Do you have a PO with a misdemeanor plea? If so, it is a likely a serious misdemeanor.
You can always make a request to serve jail time. The courts usually understand the situation.
This reply should NOT be considered a legal opinion of your case / inquiry. At this time I do not have sufficient factual/legal documentation to give a complete answer to your question and there may be more to the issues you raised then I have set out in my brief reply
There are so many variables in the question you pose, that it's difficult to give you a definitive answer. It is most unusual, especially these days, for a misdemeanant to be on formal probation. I agree with the previous answer that if you are, than it must have been either a very serious or unusual misdemeanor conviction.
That being said:
If you miss a court date, the court will issue a bench warrant. Generally for a misdemeanor warrant, they aren't going to come knocking down your door - nor will the state spend the money to extradite you from another state. GENERALLY. They will however, see the warrant if you are stopped for a traffic matter or apply for a job, an apartment, etc.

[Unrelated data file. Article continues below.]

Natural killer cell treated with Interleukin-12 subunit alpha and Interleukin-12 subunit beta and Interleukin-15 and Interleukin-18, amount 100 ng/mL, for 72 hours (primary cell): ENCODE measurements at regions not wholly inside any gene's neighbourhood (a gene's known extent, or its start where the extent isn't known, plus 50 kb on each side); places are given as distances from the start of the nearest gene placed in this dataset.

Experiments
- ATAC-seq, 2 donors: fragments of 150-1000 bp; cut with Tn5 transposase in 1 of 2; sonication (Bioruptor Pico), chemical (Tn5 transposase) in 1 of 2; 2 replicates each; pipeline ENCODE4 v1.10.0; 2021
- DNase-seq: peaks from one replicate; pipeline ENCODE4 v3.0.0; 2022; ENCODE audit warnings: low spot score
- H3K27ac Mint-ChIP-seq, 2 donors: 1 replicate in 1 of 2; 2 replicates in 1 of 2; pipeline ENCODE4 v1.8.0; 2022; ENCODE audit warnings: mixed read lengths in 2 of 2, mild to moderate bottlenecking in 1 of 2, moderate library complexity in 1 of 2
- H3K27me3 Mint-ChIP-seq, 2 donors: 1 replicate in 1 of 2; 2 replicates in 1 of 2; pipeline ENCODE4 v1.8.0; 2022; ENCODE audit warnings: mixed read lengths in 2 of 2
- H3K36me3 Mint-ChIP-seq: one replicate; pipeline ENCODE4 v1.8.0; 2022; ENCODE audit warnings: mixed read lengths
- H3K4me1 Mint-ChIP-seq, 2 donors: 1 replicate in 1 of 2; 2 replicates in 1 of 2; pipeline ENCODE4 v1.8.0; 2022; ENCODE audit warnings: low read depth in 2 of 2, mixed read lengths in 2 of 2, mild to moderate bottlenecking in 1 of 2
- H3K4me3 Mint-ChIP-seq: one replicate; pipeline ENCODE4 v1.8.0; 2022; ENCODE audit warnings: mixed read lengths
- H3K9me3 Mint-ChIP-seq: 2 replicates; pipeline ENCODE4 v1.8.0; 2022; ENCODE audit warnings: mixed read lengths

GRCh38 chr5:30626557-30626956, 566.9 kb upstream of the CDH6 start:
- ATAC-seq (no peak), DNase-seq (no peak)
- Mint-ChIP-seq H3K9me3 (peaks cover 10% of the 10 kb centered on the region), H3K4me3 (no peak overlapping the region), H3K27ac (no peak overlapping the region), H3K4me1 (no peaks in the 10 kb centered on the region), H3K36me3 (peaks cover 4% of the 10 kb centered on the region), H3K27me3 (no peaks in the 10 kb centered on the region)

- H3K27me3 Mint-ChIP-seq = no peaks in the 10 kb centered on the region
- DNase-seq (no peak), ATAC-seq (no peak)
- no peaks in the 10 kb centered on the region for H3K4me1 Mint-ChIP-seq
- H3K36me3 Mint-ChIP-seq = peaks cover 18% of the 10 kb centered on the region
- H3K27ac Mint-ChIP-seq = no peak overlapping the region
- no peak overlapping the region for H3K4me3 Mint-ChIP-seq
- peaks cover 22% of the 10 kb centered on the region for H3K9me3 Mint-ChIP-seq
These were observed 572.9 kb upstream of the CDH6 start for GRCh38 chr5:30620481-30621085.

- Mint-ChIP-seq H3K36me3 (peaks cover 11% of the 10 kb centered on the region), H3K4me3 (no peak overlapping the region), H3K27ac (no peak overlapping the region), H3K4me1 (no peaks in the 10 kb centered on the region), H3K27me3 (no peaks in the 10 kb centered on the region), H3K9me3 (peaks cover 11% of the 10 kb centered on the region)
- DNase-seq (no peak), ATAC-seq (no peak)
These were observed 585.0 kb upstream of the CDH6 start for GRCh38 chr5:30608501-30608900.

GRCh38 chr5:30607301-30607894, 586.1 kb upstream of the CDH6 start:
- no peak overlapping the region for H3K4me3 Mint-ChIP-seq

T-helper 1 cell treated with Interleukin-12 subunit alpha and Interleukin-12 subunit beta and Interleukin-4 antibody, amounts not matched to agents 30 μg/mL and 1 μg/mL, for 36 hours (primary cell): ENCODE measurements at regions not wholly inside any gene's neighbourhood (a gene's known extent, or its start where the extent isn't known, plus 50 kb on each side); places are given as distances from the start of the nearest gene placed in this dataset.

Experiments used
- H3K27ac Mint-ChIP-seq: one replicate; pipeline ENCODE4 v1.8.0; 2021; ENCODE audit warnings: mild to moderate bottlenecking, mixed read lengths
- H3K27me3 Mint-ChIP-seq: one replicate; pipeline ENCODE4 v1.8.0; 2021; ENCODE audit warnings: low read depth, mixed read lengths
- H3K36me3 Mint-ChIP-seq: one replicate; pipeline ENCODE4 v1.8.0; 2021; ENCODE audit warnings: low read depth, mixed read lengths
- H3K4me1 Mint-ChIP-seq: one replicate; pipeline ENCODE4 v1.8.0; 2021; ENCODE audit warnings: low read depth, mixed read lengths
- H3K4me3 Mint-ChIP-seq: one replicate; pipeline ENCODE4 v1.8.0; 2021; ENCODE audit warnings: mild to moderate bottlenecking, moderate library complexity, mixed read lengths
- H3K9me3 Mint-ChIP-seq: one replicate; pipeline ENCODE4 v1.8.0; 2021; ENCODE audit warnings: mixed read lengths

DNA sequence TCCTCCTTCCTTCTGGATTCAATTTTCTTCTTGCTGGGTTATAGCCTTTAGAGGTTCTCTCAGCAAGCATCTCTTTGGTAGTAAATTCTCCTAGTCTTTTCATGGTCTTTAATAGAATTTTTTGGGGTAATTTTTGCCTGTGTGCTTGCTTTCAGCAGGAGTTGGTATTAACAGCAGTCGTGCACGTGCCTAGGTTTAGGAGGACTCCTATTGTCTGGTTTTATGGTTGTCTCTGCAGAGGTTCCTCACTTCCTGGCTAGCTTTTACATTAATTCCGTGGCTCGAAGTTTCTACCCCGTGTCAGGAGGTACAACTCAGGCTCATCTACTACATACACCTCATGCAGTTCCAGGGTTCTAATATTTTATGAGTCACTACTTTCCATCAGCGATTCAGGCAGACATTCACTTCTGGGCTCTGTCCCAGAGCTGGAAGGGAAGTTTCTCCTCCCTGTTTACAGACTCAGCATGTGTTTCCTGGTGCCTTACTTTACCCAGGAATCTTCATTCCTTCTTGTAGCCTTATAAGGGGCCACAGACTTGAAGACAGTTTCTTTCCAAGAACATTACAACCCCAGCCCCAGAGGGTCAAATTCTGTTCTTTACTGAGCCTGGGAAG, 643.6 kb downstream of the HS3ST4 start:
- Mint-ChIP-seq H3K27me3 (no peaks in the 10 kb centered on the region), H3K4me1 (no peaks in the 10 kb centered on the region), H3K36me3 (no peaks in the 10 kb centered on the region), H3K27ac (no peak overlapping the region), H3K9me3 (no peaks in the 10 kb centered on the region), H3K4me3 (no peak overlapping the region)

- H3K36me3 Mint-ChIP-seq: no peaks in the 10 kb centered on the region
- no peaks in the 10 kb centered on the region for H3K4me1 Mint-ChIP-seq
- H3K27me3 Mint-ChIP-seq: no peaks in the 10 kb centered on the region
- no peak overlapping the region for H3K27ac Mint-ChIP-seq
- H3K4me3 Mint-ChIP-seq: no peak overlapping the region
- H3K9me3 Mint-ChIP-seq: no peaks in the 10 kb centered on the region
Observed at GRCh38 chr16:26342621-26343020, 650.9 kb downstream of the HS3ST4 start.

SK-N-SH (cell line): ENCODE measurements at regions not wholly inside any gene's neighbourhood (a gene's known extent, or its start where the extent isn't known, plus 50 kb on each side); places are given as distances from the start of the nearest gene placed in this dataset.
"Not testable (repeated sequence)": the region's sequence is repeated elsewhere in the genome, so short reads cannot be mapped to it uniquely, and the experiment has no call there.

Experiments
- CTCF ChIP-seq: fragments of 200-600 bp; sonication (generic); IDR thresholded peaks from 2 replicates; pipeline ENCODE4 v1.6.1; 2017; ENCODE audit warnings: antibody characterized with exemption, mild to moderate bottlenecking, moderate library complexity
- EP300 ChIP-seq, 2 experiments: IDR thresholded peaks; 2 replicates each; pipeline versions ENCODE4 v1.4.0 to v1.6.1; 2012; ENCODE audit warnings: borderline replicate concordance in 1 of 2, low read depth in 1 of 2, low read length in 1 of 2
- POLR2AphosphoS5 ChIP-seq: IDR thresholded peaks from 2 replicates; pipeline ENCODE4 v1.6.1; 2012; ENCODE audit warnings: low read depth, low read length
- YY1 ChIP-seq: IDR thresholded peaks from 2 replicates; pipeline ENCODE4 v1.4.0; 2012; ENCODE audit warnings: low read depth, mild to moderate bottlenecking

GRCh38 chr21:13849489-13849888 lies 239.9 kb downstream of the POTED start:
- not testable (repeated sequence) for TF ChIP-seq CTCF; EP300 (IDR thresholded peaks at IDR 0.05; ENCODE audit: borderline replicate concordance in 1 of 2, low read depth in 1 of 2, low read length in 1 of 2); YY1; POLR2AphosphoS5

If you miss an appointment with your probation officer, she can also refer the matter to court to schedule an Order to Show Cause (OSC) hearing. If you fail to appear at that - well, see above.
I don't know your circumstances or the details of the crime, but wouldn't it be better to work with your P.O. regarding conditions you think are too difficult? Failing that, you can always go into court yourself and ask the court to help you in whatever difficulty you are having with your conditions. If it's just about money, there are several ways around that.
If you end up putting yourself on calendar, be sure to ask if there is a Deputy Public Defender there who can help you in your petition to the court.
The max sentence for the offense is the maximum that can be imposed for a violation. There is no additional time for the violation itself. A violation is NOT a separate offense.
The opinions rendered herein are based on general principles of law. Laws vary from jurisdiction to jurisdiction and there are often numerous factors which can render advice or an opinion inapplicable. You should NOT make any decisions about the handling of a legal matter without first directly consulting with an attorney about the particulars of your case.
Start by asking your attorney who should (key word) be much more familiar with the case specific facts of your formal misdemeanor case than strangers on the internet.
You can always ask the court to revoke and deny probation and sentence you to the max permitted under the terms of your conviction(s).
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